To many of the 500 people who live around Bly in southern Oregon, that claim seems preposterous.
"If all this crap was going to happen like the government says it was going to happen, somebody would have seen something. But nobody I talked to ever did," said Dean Lawrence, who runs the local Chevron station.
Jack Patzke, who inspects utility poles around Bly, added, "We tested all the poles out there. We didn't see anything there that remotely looked like training targets or target shooting."
But the government sees the case as a frightening example of one man trying to raise his own terrorist militia inside the United States.
Ujaama, an American citizen born James Earnest Thompson, was well-known in Seattle as a community volunteer. But it was his alleged affiliation with a notorious Muslim cleric in London that drew the attention of federal authorities.
The cleric, Abu Hamza, was the leader of a mosque in London that also was frequented by shoe bomber Richard Reid and reputed 20th hijacker Zacarias Moussaoui. Hamza is an outspoken critic of the United States (he calls it the "United Snakes") and has praised Al Qaeda leader Osama bin Laden. He has become a cult figure, blind in one eye and with a hook where a hand was blown off, he says, by a land mine.
Ujaama was often at his side, running the mosque's Web site and appearing in videos introducing Hamza. On the Web site, Ujaama called Bin Laden a "victim of terrorism" by the United States, Britain and Israel.
In one video, Ujaama is seen telling 50 young men sitting around him on a carpet that "Osama bin Laden was framed and forced in isolation, having to leave his own land, his family, and then used as a scapegoat to arrest many Muslims."
Prosecutors say Ujaama attended a terrorist training camp in Afghanistan and that six days before the Sept. 11 attacks he tried unsuccessfully to return there.
Instead, he turned his attention to Bly, where the flat, brown terrain was said to remind him of Afghanistan.
Prosecutors contend he brought "operatives" to Bly to scout the property and planned for guard patrols and secret passwords for the camp he would name the "Ultimate Jihad Challenge."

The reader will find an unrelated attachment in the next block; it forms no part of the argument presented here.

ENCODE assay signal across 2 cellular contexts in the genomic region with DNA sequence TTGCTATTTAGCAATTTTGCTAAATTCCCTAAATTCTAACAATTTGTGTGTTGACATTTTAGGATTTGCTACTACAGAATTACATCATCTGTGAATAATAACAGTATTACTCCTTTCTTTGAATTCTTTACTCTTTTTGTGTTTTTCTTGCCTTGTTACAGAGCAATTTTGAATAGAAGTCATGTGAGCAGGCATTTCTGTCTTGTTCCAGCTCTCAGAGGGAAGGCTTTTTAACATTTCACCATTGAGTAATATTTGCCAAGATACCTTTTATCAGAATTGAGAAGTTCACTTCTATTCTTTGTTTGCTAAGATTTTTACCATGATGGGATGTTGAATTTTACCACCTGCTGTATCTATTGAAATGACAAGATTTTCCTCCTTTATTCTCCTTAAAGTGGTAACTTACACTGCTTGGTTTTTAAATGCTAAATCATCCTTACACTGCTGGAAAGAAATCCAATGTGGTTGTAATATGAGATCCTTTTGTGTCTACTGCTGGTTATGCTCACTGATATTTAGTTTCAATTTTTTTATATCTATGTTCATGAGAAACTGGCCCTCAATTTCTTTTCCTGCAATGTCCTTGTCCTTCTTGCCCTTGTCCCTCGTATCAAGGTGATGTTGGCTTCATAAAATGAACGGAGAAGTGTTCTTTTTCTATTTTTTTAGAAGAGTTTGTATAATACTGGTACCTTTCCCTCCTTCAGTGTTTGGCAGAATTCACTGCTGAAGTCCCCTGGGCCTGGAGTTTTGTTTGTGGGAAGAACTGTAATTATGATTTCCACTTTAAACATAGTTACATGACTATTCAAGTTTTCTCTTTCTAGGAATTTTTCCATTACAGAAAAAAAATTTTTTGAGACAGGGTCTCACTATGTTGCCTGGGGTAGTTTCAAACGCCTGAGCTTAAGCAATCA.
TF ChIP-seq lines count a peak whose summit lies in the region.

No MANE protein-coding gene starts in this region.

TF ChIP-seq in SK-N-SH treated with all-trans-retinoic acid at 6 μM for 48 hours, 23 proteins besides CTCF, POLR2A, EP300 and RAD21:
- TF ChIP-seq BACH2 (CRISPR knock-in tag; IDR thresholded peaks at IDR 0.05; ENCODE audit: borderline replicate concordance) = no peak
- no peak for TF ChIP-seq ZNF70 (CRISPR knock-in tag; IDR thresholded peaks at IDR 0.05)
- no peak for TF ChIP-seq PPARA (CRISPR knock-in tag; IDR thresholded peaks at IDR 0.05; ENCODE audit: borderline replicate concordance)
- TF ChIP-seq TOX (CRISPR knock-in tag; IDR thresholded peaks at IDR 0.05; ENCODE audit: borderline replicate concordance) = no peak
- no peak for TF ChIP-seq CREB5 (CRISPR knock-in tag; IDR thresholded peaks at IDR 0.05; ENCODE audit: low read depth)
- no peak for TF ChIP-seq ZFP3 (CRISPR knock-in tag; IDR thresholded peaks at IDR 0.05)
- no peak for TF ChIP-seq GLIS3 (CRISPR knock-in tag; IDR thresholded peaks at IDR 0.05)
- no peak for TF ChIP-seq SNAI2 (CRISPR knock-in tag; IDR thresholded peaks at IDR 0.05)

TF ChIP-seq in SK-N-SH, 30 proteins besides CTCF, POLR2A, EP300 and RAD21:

Ujaama allegedly discussed armed robberies, underground bunkers to store ammunition and weapons, how to make poisonous materials and the firebombing of vehicles.
The government's key witness appears to be Semi Osman of Tacoma, Wash. Osman, a former mechanic, is described as a religious leader of a now-closed Seattle mosque who allegedly worked with Ujaama in planning the training camp. It appears he will be the government's chief witness.
Ujaama was indicted in August in Seattle on conspiracy and weapons charges, specifically to teach "military and guerrilla tactics and violent jihad training." He was denied bail in October.
Awaiting trial on June 2, Ujaama has proclaimed that prosecutors are on a "witch hunt" and "trying to blackmail me." Once, during a federal court hearing, he erupted in anger, shouting that prosecutors "have lied, they've always lied" about him.
Federal Magistrate John Weinberg, referring to Ujaama's previous community service, said:
"Ten years ago, even seven years ago, nobody in this room would have predicted that Mr. Ujaama would be sitting where he is today, facing charges of this kind. His background is exemplary. But people change, and the record suggests some drastic and tragic changes for Mr. Ujaama. In short ... there's good reason to believe he has been engaged in very serious and dangerous conduct for a number of years."
Ujaama's supporters have attempted to soften his image. Attorney Peter Offenbecher said the Bly proposal was for "more of an Islamic retreat than a jihad training camp." He added that the Web site was "not anti-American. It's anti-U.S. foreign policy."
Ujaama's grandmother Neomi Nelson wrote the judge, "James may be many things, but he is not a terrorist."
Less than three weeks after Sept. 11, Skamania County Sheriff's Deputy Mark Mercer drove to a privately owned gravel pit to check on complaints about gunshots. He came upon a small group with a large cache of weapons:
Remington 870 12-gauge shotgun, a .30-06 rifle with scope, a Chinese SKS 7.62-millimeter assault rifle, a Kel-Tec 9-millimeter semiautomatic pistol, and a Makarov 9-millimeter semiautomatic pistol.
Mercer notified federal authorities, who put the Portland, Ore.-based group under surveillance. Over the next year, the government says, five of the six group members sought to join the Taliban army in Afghanistan and fight the U.S. military.
In August, all were indicted for conspiring to join a jihad and make war against American troops.
In its investigation, the FBI filled more than 7,500 pages with interview notes and other reports, executed 16 search warrants on homes, vehicles, storage containers and e-mail accounts, obtained bank and income tax records, and compiled 75 compact discs containing secretly recorded conversations.
The bureau also relied on confidential informants and an undercover agent posted at the suspects' apartment complex. This is what agents said they learned: